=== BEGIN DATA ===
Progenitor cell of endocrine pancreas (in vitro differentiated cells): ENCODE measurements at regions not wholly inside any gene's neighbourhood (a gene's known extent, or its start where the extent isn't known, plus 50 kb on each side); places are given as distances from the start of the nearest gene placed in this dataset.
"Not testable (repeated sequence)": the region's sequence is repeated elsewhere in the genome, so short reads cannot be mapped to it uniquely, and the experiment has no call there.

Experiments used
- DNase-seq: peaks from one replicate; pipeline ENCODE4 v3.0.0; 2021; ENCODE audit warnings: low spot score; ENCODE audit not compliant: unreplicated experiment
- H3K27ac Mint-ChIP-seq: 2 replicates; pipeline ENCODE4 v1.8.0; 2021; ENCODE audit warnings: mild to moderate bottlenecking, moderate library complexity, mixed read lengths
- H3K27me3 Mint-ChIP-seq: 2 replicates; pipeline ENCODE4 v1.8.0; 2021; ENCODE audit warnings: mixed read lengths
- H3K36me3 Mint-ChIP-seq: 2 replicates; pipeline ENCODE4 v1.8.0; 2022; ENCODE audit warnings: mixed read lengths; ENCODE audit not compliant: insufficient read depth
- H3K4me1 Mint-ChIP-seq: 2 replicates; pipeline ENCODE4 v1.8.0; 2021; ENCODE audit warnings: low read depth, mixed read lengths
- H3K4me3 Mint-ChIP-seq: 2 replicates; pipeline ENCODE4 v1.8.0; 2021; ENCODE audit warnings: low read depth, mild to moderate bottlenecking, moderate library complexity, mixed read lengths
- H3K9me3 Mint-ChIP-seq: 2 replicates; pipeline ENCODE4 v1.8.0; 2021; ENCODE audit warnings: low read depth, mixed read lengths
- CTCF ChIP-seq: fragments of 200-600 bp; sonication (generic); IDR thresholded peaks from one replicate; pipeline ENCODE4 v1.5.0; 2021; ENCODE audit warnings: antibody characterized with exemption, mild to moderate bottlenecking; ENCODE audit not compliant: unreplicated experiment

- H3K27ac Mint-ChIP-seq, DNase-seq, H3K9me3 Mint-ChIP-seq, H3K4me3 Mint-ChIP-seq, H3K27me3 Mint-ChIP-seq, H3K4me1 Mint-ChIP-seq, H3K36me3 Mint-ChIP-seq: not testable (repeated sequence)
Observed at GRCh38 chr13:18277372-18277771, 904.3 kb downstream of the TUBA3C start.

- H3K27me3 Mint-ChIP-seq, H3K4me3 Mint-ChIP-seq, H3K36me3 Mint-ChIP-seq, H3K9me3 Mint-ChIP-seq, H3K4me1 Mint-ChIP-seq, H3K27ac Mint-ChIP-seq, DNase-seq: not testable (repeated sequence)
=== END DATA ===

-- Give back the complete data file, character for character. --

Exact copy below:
Progenitor cell of endocrine pancreas (in vitro differentiated cells): ENCODE measurements at regions not wholly inside any gene's neighbourhood (a gene's known extent, or its start where the extent isn't known, plus 50 kb on each side); places are given as distances from the start of the nearest gene placed in this dataset.
"Not testable (repeated sequence)": the region's sequence is repeated elsewhere in the genome, so short reads cannot be mapped to it uniquely, and the experiment has no call there.

Experiments used
- DNase-seq: peaks from one replicate; pipeline ENCODE4 v3.0.0; 2021; ENCODE audit warnings: low spot score; ENCODE audit not compliant: unreplicated experiment
- H3K27ac Mint-ChIP-seq: 2 replicates; pipeline ENCODE4 v1.8.0; 2021; ENCODE audit warnings: mild to moderate bottlenecking, moderate library complexity, mixed read lengths
- H3K27me3 Mint-ChIP-seq: 2 replicates; pipeline ENCODE4 v1.8.0; 2021; ENCODE audit warnings: mixed read lengths
- H3K36me3 Mint-ChIP-seq: 2 replicates; pipeline ENCODE4 v1.8.0; 2022; ENCODE audit warnings: mixed read lengths; ENCODE audit not compliant: insufficient read depth
- H3K4me1 Mint-ChIP-seq: 2 replicates; pipeline ENCODE4 v1.8.0; 2021; ENCODE audit warnings: low read depth, mixed read lengths
- H3K4me3 Mint-ChIP-seq: 2 replicates; pipeline ENCODE4 v1.8.0; 2021; ENCODE audit warnings: low read depth, mild to moderate bottlenecking, moderate library complexity, mixed read lengths
- H3K9me3 Mint-ChIP-seq: 2 replicates; pipeline ENCODE4 v1.8.0; 2021; ENCODE audit warnings: low read depth, mixed read lengths
- CTCF ChIP-seq: fragments of 200-600 bp; sonication (generic); IDR thresholded peaks from one replicate; pipeline ENCODE4 v1.5.0; 2021; ENCODE audit warnings: antibody characterized with exemption, mild to moderate bottlenecking; ENCODE audit not compliant: unreplicated experiment

- H3K27ac Mint-ChIP-seq, DNase-seq, H3K9me3 Mint-ChIP-seq, H3K4me3 Mint-ChIP-seq, H3K27me3 Mint-ChIP-seq, H3K4me1 Mint-ChIP-seq, H3K36me3 Mint-ChIP-seq: not testable (repeated sequence)
Observed at GRCh38 chr13:18277372-18277771, 904.3 kb downstream of the TUBA3C start.

- H3K27me3 Mint-ChIP-seq, H3K4me3 Mint-ChIP-seq, H3K36me3 Mint-ChIP-seq, H3K9me3 Mint-ChIP-seq, H3K4me1 Mint-ChIP-seq, H3K27ac Mint-ChIP-seq, DNase-seq: not testable (repeated sequence)